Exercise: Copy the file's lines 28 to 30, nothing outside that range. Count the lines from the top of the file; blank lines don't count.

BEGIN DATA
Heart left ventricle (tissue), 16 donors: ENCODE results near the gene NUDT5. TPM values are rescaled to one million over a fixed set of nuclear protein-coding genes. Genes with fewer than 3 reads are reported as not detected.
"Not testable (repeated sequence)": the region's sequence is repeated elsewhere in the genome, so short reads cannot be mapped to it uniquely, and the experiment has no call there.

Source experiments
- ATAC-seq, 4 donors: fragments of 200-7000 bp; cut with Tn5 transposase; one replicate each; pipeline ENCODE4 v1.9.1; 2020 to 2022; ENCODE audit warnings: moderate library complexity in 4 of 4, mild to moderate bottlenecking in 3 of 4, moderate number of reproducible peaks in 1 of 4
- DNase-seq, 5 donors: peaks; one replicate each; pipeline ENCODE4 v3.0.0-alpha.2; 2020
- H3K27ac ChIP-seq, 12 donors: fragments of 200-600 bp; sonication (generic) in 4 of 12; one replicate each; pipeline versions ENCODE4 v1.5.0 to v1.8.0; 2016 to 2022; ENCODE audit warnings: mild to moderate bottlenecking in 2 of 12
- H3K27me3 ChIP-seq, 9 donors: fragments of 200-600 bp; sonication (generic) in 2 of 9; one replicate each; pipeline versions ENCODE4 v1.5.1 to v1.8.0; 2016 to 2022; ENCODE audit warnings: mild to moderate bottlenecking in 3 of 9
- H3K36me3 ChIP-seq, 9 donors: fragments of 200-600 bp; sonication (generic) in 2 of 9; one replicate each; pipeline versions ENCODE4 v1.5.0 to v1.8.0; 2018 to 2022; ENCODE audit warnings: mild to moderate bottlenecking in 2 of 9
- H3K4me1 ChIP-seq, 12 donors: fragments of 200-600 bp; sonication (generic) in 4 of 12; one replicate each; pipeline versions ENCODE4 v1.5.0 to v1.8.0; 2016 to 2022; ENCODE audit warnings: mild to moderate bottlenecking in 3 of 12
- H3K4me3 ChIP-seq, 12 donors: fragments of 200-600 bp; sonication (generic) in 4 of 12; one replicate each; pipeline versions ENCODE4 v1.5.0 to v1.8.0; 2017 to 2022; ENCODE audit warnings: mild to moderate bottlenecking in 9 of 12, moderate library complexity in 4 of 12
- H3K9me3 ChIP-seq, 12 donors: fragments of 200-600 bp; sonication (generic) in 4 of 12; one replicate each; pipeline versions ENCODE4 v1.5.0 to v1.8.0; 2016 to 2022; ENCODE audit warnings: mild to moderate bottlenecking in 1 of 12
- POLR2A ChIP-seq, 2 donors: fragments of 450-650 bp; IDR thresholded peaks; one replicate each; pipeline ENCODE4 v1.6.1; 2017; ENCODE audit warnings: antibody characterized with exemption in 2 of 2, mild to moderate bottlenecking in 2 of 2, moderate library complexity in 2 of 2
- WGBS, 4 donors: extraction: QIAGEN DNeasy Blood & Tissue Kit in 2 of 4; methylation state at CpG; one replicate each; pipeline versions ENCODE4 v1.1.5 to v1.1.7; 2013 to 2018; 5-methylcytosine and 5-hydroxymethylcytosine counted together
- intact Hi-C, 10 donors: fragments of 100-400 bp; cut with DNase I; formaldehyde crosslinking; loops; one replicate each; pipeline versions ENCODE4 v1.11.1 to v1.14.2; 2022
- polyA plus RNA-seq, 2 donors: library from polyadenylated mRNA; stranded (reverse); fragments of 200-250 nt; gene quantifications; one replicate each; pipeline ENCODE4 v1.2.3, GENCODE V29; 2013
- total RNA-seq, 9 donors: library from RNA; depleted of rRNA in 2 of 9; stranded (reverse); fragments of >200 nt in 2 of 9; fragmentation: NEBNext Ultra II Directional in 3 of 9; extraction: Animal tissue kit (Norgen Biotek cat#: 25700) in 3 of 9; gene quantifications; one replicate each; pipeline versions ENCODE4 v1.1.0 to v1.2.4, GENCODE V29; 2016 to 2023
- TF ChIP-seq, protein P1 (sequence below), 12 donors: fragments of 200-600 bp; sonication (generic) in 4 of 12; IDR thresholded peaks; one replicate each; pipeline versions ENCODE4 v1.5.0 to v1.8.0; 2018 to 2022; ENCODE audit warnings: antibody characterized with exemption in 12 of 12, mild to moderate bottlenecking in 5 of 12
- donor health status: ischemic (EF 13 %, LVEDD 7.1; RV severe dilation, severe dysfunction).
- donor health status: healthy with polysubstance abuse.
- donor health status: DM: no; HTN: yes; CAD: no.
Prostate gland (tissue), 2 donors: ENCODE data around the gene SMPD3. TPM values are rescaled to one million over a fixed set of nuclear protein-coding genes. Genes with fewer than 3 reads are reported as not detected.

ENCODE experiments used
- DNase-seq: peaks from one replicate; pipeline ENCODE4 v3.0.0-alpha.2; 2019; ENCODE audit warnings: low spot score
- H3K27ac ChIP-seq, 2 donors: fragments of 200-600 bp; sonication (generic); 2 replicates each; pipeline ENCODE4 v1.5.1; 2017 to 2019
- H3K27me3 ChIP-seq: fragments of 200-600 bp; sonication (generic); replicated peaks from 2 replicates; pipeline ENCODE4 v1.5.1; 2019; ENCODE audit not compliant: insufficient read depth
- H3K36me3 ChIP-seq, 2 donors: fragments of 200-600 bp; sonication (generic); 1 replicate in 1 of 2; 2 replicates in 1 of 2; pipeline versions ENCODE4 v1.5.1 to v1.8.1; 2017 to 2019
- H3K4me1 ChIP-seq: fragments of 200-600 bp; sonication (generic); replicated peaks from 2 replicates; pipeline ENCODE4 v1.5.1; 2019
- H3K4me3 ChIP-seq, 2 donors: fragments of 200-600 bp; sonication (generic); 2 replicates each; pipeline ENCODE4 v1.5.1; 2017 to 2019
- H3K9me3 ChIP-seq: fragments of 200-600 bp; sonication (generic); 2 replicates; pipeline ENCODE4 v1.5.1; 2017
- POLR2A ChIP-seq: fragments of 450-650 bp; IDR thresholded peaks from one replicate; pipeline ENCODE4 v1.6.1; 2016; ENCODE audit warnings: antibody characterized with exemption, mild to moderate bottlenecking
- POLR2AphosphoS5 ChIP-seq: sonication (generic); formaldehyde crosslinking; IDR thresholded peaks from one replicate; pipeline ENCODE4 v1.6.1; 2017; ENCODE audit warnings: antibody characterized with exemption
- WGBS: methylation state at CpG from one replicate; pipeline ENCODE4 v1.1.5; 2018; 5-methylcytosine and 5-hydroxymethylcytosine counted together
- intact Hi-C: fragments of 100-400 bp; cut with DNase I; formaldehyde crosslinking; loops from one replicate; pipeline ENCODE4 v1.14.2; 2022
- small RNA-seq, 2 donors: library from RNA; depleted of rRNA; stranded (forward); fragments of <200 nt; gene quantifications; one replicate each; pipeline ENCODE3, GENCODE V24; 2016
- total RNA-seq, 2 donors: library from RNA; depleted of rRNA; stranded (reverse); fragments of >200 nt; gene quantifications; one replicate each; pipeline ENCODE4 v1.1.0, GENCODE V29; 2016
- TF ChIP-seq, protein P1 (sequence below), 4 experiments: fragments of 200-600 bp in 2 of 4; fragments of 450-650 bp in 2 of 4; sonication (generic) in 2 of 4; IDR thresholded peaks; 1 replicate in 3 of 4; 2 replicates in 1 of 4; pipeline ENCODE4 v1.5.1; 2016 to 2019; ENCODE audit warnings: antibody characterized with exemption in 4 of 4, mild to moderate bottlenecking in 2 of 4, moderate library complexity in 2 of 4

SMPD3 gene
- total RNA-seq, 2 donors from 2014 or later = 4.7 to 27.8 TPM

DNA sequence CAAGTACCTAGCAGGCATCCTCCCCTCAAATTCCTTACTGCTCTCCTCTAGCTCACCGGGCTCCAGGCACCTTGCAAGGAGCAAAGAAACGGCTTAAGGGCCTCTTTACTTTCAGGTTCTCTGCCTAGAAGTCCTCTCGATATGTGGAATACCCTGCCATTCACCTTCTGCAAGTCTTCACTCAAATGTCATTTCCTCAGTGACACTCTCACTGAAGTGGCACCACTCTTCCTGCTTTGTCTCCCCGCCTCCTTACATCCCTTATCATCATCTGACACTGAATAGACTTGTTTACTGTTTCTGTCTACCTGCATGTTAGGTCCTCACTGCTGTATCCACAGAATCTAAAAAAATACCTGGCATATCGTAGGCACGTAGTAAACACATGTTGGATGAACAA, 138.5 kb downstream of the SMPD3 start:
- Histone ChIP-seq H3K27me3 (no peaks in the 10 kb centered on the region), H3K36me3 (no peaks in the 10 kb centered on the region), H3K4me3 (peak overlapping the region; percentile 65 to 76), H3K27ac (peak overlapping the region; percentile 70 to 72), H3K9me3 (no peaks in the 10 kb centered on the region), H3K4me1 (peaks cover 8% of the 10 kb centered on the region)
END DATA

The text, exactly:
- H3K4me3 ChIP-seq, 2 donors: fragments of 200-600 bp; sonication (generic); 2 replicates each; pipeline ENCODE4 v1.5.1; 2017 to 2019
- H3K9me3 ChIP-seq: fragments of 200-600 bp; sonication (generic); 2 replicates; pipeline ENCODE4 v1.5.1; 2017
- POLR2A ChIP-seq: fragments of 450-650 bp; IDR thresholded peaks from one replicate; pipeline ENCODE4 v1.6.1; 2016; ENCODE audit warnings: antibody characterized with exemption, mild to moderate bottlenecking